Jesus set a Midrash before them, “Similar is the rule of the great flow of things to a man who sowed beautiful seed in is country. When the men slept their enemy came and and sowed false wheat in the middle of the grain and left. When the plants grew and the grain appeared making fruit, the false wheat, also appeared. The employees of the head of the house walked through the field and told him, “Kyrie, did we not sow beautiful fruit in the country and now we have false wheat.”
The head of the house told them, “An enemy man made this. The employees remarked, “Do you desire for us to come and gather them up?” He declared, “No. Do not gather the false wheat. You may uproot the wheat along with them. Let them grow together until harvest; at harvest time, I will tell the harvesters, “First collect the weeds, tie them in bundles for burning; but gather the wheat into my barn.”
He proposed another Midrash. “The rule of the great flow of things is a mustard seed a man took and sowed in the country. It is the smallest of all the seeds; when full-grown it is the largest of plants. It becomes a large bush; the ‘birds of the sky come to dwell in its branches.’ He spoke another Midrash to them. “The rule of the great flow of things is like yeast that a woman took and mixed with three measures of wheat flour until the whole batch was leavened.”
All these things Jesus spoke to the crowds in Midrashim. He spoke to them only in Midrashim, to fulfill what our tradition tells us through the Nabi: ‘I will open my mouth in Midrash. I will announce what has lain hidden from the foundation of the world.’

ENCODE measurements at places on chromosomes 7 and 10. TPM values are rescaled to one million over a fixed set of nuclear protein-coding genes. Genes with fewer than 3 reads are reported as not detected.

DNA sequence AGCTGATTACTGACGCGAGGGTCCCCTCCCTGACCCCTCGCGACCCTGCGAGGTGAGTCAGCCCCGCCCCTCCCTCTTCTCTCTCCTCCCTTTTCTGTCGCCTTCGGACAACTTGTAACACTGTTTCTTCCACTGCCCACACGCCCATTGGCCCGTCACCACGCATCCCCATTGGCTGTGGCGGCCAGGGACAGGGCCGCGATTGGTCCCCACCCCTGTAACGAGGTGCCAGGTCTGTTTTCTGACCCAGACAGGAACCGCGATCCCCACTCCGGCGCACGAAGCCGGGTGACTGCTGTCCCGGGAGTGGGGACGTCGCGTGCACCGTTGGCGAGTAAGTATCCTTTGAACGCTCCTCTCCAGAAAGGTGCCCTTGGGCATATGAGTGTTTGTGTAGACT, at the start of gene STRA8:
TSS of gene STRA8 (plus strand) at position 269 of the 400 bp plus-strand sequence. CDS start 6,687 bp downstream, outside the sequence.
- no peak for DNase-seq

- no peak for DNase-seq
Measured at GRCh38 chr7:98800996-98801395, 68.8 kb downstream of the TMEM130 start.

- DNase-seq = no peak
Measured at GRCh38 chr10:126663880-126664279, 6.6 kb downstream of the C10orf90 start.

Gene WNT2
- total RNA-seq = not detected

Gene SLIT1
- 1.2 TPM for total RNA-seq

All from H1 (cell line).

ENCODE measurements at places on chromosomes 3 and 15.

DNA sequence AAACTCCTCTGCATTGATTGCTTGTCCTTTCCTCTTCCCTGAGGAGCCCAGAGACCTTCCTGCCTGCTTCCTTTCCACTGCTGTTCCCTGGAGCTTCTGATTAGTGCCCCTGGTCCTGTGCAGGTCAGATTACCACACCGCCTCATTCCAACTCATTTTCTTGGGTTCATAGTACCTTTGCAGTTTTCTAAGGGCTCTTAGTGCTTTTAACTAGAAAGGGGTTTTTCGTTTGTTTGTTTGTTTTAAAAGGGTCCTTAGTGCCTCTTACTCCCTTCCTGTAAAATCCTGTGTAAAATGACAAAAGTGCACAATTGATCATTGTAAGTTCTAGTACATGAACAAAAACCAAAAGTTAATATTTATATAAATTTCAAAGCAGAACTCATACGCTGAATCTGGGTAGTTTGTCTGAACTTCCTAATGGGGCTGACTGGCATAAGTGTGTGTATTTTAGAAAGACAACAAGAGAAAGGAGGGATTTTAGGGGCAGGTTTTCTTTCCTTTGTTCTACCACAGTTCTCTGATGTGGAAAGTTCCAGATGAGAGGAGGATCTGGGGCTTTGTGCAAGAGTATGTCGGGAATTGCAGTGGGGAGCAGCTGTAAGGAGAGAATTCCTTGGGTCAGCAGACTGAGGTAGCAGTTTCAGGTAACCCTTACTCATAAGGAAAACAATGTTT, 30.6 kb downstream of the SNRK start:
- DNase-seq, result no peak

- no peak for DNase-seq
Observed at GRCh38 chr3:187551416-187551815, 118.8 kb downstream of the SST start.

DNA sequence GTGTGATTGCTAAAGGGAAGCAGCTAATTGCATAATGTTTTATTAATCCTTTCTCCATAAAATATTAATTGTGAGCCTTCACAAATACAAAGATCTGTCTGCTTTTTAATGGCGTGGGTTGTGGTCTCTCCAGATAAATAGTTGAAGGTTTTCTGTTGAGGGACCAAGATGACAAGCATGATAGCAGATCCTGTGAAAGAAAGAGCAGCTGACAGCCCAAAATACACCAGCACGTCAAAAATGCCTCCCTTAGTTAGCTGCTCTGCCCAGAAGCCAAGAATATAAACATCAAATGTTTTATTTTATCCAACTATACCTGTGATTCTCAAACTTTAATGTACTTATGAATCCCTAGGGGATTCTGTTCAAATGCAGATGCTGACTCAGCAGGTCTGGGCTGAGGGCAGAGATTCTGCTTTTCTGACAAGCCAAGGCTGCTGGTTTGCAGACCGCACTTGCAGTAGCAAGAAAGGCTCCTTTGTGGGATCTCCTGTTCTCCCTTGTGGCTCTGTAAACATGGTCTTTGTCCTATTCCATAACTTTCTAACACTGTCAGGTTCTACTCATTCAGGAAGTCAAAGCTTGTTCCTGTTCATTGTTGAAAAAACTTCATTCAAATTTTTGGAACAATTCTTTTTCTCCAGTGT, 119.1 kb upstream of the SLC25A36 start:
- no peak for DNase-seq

Then, dismissing the crowds, he went into the house. His Talmudim approached him,
“Explain to us the Midrash of the weeds in the field.” He replied, “Ben Adam is the one who sows the beautiful seed, the country is the cosmos, the beautiful seed is the children of the great flow of things. The false wheat is the children of the rotten one, and the enemy who sows is the Great Accuser. The harvest is the end of the age, and the harvesters are messengers. As we collect weeds and burn them in fire, so will it be at the end of the age.
The Ben Adam will send his messengers, and they will collect out of his domain all who cause others to err and all doers of rot. They will throw them into the fiery furnace, where there will be wailing and grinding of teeth. The charitable will shine like the sun in the rule of their Father. Whoever has ears, Hear!”
The word for wheat used in this passage is “Zizanion.” English words used to translate this weed are, “Lolium Temulentum,” “Darnel” and “Cockle.” Some refer to it as “False Wheat.” This weed looks almost like wheat until the ear appears. The ears on real wheat are so heavy, it makes the entire plant droop downward, but this weed, whose ears are light, stands up straight. The wheat will also appear brown when ripe, whereas the darnel is black.
Here is the interesting aspect of this weed, the weed has the characteristic of making one feel poisoned with drunkenness, and can cause death. The scientific name alludes to this trait. Latin temulentus is fancy Latin for ‘drunk.’